For whatever short time these kids reside in our home, they will be as if adopted into our family.
At its very core, the gospel of Jesus Christ is a story of adoption. The story began in Genesis, when God’s people first turned away from our Heavenly Father in favor of our own desires. That story continued through the entire Old Testament, and I know we can all relate as we reject God in favor of ourselves and our ideas daily. In order to restore our relationship with God, a sacrifice was required as well as a mediator to speak on our behalf. Then God sent His son, Jesus Christ, as a sacrifice on our behalf – that through Him as our mediator, we could stand blameless before God, adopted as children of God and co-heirs of Christ.
“For those who are led by the Spirit of God are the children of God… the Spirit you received brought about your adoption to sonship. And by him we cry, ‘Abba, Father.’ The Spirit himself testifies with our spirit that we are God’s children. Now if we are children, then we are heirs—heirs of God and co-heirs with Christ, if indeed we share in his sufferings in order that we may also share in his glory. ” Romans 8:14-17
This scripture has become more and more meaningful to us as we have walked the path of foster parenting over the past couple of months. Since the beginning of March, we have had three children come to be a part of our family at different times. First was Zizi, a spunky nine-month-old who was instantly attached and instantly a special part of our lives. She went home after two and a half weeks to her dad in Chicago. Then came Miss M, a happy two-month-old who we didn’t bond with as quickly, but who loved to snuggle (so that bond came soon enough!). She went home after three and a half weeks (a little premature if you ask us, but nobody did, and that’s ok!). Now we have Emmy, a four-month-old who has been in foster care since the day she was born. Emmy is likely to be a more permanent fixture in our lives, but we have had a more difficult time bonding with her than with either of the other two (go figure!). However, the bond is getting stronger every day, and the Lord continues to be faithful to our prayers.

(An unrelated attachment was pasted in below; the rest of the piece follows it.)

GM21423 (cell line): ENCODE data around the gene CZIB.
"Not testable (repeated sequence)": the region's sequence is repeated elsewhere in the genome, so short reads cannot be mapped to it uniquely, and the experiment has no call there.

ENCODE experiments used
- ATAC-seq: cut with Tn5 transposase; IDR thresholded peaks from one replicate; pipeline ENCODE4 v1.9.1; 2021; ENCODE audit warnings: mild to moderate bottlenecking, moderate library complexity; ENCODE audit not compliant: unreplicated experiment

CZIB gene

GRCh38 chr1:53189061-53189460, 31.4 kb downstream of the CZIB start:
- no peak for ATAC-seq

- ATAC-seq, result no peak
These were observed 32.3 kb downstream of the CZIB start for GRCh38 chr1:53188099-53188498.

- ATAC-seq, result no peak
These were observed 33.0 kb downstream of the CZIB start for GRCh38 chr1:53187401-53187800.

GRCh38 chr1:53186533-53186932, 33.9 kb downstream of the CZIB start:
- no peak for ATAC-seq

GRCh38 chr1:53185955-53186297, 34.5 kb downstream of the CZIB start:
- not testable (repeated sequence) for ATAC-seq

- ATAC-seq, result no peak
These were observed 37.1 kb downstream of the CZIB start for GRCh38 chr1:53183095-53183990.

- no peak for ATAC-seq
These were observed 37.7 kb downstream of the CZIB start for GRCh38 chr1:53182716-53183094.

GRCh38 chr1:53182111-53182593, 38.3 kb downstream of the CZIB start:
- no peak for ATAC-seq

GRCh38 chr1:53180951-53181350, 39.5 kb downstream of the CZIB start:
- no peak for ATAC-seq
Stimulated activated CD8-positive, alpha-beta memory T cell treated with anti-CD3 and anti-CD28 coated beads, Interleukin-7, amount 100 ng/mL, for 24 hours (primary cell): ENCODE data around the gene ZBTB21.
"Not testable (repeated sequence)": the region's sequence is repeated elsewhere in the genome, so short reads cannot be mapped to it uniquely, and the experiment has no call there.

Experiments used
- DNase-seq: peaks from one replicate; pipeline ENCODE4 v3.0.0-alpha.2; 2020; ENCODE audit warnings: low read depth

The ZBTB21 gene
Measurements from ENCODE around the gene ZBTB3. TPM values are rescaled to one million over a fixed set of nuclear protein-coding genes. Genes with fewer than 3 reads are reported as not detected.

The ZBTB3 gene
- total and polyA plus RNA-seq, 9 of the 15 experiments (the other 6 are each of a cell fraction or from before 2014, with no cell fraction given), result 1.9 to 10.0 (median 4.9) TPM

It would be impossible for me to capture the roller-coaster of emotions and experiences my husband and I have had over the past few months, but I can say this with certainty – We have never in our lives experienced the Lord the way we have experienced Him through foster care.
The reality check is that daily life as a foster parent is no more glamorous or fulfilling than the daily life you may presently be living. We clean spit-up, we mix bottles, we clean bottles, we change diapers, and so on and so forth, but the daily experience of laying ourselves at the feet of Jesus and allowing Him to use us to care for these children whom He loves so deeply and extend grace and mercy to their mothers whom He loves just as deeply is an experience like none other. There is nothing like being at the very center of Christ’s work of redeeming lives in our community. We love Zizi, Mary, and Emmy so deeply, and our hearts break when we see them go, but we love Jesus Christ more, and we want to love Him with wild abandon, putting our hearts on the line in order to bring glory to His name and see lives radically changed!
Do you have a positive adoption story of your own to share? If so, contact me!